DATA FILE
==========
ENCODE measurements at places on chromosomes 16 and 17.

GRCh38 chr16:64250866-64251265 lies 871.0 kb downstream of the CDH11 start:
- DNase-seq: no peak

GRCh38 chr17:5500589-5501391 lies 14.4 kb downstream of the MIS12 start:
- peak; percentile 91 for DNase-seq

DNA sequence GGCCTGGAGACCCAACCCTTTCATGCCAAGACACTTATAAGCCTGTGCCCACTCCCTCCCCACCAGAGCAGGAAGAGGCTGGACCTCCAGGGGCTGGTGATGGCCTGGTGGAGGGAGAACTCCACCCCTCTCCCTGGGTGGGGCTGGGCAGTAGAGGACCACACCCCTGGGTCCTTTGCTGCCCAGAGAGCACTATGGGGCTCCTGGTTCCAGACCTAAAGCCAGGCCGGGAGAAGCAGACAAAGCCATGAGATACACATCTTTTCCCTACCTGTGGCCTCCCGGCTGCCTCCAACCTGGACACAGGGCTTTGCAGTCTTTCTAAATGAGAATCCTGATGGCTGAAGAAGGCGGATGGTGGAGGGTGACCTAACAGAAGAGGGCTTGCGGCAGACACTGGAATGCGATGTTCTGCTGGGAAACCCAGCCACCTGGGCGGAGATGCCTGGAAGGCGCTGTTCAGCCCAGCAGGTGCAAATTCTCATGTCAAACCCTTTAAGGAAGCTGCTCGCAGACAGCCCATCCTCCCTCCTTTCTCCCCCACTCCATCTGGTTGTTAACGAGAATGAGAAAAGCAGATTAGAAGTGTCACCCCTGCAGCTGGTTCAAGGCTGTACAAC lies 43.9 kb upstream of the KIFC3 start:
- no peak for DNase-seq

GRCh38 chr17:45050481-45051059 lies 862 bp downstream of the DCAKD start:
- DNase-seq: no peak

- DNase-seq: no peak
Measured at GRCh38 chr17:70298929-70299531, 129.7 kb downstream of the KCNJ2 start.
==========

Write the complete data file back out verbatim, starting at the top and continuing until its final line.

ENCODE measurements at places on chromosomes 16 and 17.

GRCh38 chr16:64250866-64251265 lies 871.0 kb downstream of the CDH11 start:
- DNase-seq: no peak

GRCh38 chr17:5500589-5501391 lies 14.4 kb downstream of the MIS12 start:
- peak; percentile 91 for DNase-seq

DNA sequence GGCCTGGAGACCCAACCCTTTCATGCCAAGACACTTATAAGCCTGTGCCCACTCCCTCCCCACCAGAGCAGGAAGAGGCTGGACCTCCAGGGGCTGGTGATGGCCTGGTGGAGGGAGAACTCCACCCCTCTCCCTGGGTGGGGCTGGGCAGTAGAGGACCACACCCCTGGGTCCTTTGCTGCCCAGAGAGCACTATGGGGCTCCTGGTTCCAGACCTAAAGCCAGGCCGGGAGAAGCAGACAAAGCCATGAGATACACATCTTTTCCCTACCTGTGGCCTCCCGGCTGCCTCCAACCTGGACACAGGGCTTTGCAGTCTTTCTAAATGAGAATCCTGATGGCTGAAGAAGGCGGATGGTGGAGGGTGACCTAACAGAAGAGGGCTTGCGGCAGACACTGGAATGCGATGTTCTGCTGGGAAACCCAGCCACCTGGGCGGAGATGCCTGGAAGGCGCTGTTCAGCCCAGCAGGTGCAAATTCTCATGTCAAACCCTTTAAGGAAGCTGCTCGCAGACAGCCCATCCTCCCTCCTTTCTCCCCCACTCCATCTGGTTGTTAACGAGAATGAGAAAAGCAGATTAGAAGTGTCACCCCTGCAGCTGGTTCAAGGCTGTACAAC lies 43.9 kb upstream of the KIFC3 start:
- no peak for DNase-seq

GRCh38 chr17:45050481-45051059 lies 862 bp downstream of the DCAKD start:
- DNase-seq: no peak

- DNase-seq: no peak
Measured at GRCh38 chr17:70298929-70299531, 129.7 kb downstream of the KCNJ2 start.